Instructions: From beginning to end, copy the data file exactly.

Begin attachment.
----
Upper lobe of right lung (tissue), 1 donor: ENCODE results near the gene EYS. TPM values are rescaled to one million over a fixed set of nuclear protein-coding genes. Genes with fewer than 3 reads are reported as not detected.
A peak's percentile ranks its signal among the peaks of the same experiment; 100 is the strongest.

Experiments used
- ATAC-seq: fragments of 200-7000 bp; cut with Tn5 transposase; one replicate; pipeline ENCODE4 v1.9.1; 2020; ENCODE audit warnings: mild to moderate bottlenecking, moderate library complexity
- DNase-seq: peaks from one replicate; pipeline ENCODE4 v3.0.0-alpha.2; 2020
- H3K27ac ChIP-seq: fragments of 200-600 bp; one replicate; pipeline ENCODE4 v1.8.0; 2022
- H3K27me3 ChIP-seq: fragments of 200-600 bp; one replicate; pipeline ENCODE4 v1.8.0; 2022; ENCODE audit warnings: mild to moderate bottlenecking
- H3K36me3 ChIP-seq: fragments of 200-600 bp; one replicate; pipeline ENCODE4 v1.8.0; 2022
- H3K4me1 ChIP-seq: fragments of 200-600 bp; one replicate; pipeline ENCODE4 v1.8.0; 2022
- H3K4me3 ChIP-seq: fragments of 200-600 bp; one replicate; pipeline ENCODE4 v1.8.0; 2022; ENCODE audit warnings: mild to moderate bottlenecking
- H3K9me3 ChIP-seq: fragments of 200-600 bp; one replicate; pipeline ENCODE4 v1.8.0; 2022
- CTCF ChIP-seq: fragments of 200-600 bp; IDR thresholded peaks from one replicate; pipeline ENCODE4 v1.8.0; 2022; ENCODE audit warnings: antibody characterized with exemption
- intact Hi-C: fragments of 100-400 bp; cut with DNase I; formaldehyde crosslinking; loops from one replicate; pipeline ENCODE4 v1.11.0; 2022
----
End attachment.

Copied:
Upper lobe of right lung (tissue), 1 donor: ENCODE results near the gene EYS. TPM values are rescaled to one million over a fixed set of nuclear protein-coding genes. Genes with fewer than 3 reads are reported as not detected.
A peak's percentile ranks its signal among the peaks of the same experiment; 100 is the strongest.

Experiments used
- ATAC-seq: fragments of 200-7000 bp; cut with Tn5 transposase; one replicate; pipeline ENCODE4 v1.9.1; 2020; ENCODE audit warnings: mild to moderate bottlenecking, moderate library complexity
- DNase-seq: peaks from one replicate; pipeline ENCODE4 v3.0.0-alpha.2; 2020
- H3K27ac ChIP-seq: fragments of 200-600 bp; one replicate; pipeline ENCODE4 v1.8.0; 2022
- H3K27me3 ChIP-seq: fragments of 200-600 bp; one replicate; pipeline ENCODE4 v1.8.0; 2022; ENCODE audit warnings: mild to moderate bottlenecking
- H3K36me3 ChIP-seq: fragments of 200-600 bp; one replicate; pipeline ENCODE4 v1.8.0; 2022
- H3K4me1 ChIP-seq: fragments of 200-600 bp; one replicate; pipeline ENCODE4 v1.8.0; 2022
- H3K4me3 ChIP-seq: fragments of 200-600 bp; one replicate; pipeline ENCODE4 v1.8.0; 2022; ENCODE audit warnings: mild to moderate bottlenecking
- H3K9me3 ChIP-seq: fragments of 200-600 bp; one replicate; pipeline ENCODE4 v1.8.0; 2022
- CTCF ChIP-seq: fragments of 200-600 bp; IDR thresholded peaks from one replicate; pipeline ENCODE4 v1.8.0; 2022; ENCODE audit warnings: antibody characterized with exemption
- intact Hi-C: fragments of 100-400 bp; cut with DNase I; formaldehyde crosslinking; loops from one replicate; pipeline ENCODE4 v1.11.0; 2022